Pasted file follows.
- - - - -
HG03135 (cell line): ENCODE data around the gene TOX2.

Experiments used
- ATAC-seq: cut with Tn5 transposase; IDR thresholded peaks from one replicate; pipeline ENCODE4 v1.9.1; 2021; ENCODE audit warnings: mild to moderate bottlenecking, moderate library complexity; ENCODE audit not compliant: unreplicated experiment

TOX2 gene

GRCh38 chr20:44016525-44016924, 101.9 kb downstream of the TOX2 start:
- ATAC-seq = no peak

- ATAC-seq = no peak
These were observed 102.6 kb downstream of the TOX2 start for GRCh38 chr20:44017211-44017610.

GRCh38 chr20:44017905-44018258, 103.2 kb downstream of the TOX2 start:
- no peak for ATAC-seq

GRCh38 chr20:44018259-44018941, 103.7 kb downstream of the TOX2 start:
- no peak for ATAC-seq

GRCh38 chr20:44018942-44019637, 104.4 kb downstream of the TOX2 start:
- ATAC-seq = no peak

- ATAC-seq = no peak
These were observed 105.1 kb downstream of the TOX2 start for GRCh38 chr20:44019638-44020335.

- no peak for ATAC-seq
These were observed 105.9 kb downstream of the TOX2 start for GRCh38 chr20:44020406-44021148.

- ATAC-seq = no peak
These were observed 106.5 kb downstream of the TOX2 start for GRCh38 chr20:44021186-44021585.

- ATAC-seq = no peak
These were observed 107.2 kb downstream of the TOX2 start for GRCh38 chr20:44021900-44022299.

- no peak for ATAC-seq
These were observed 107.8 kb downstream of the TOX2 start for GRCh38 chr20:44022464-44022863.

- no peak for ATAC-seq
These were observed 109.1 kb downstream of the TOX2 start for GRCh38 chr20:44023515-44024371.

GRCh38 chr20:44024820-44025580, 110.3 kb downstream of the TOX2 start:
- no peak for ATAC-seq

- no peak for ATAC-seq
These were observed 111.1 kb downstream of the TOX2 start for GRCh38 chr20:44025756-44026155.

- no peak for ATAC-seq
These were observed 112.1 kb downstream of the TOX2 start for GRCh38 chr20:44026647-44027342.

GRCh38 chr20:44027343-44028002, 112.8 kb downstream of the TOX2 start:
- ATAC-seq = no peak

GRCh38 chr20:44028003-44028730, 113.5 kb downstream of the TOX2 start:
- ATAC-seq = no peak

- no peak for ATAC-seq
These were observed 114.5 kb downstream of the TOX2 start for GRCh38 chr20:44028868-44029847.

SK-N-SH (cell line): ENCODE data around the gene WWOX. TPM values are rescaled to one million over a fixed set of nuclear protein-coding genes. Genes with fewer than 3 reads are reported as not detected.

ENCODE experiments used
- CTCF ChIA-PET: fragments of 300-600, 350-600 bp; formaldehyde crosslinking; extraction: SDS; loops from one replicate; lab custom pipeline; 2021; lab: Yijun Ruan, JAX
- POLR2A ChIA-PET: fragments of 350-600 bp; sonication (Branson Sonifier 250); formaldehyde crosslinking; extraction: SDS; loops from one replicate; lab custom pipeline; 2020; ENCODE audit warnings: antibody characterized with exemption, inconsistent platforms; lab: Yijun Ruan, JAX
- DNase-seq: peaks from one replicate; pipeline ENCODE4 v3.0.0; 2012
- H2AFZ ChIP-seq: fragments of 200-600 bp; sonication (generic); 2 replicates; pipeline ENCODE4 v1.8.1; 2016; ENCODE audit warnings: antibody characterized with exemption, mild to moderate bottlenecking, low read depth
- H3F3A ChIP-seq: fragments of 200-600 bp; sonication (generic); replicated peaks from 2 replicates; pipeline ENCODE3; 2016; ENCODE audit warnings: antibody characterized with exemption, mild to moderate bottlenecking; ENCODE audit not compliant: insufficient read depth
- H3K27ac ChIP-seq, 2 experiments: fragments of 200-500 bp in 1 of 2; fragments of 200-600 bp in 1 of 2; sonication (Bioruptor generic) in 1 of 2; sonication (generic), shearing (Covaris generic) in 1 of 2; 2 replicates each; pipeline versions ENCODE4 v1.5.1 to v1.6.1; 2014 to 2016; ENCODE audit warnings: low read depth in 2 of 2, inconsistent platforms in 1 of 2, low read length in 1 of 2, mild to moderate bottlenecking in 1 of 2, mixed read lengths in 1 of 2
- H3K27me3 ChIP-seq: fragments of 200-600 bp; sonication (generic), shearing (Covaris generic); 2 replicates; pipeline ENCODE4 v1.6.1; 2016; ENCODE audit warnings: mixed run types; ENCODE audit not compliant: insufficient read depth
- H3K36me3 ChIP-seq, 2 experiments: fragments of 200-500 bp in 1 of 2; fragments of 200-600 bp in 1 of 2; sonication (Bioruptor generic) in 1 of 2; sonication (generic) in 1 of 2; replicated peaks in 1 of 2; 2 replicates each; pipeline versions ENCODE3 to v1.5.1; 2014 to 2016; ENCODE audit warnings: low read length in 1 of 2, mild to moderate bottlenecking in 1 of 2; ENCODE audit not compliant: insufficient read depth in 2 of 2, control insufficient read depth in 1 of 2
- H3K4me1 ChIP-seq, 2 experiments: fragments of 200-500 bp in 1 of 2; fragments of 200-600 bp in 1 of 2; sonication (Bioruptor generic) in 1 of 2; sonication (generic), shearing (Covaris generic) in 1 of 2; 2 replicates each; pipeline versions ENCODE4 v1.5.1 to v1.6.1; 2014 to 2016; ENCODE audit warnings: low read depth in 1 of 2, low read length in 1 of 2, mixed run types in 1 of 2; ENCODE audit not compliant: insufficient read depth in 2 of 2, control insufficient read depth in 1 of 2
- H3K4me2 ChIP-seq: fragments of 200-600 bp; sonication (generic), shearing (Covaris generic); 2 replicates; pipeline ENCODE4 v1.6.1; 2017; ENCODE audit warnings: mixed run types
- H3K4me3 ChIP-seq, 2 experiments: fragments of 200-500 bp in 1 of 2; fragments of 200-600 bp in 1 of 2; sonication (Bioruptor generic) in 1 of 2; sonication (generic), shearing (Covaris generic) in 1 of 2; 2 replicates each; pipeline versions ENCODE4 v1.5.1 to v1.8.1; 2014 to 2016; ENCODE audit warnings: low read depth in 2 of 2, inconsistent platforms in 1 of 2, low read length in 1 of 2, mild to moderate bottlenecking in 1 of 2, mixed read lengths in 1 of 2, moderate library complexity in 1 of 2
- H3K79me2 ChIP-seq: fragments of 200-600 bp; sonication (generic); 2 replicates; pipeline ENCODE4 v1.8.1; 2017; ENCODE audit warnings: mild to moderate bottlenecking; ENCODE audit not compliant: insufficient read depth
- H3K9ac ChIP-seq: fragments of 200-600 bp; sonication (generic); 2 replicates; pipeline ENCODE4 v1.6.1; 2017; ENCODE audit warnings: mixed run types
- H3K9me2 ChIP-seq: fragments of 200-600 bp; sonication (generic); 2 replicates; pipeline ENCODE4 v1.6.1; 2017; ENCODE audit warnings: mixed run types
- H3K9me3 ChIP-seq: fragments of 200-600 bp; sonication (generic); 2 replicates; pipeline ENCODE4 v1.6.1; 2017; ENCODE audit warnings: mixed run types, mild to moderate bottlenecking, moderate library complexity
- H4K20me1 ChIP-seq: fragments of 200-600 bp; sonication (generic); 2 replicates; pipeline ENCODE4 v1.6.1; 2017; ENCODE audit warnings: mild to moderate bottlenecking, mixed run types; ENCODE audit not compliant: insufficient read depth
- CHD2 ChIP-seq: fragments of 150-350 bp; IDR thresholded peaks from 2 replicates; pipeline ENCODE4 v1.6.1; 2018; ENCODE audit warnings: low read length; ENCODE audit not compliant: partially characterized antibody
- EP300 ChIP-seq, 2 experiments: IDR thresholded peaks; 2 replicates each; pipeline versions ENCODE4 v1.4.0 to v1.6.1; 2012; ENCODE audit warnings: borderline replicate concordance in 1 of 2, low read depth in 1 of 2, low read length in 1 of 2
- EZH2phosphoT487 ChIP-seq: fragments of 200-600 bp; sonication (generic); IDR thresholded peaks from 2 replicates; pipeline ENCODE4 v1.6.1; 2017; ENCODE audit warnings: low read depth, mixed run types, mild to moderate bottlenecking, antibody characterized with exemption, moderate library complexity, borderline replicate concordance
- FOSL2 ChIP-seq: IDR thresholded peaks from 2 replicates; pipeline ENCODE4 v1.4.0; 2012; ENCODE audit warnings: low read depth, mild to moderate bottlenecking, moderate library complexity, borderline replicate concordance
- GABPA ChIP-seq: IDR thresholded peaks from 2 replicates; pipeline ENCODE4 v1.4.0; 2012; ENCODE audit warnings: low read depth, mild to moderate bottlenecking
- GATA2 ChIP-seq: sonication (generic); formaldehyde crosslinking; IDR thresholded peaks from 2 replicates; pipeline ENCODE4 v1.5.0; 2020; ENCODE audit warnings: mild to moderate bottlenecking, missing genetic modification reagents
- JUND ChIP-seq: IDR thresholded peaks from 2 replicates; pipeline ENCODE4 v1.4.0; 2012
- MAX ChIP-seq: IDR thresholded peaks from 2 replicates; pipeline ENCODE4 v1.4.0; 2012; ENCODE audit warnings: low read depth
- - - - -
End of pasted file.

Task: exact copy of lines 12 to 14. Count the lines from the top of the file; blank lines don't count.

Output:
- no peak for ATAC-seq

GRCh38 chr20:44018942-44019637, 104.4 kb downstream of the TOX2 start:
- ATAC-seq = no peak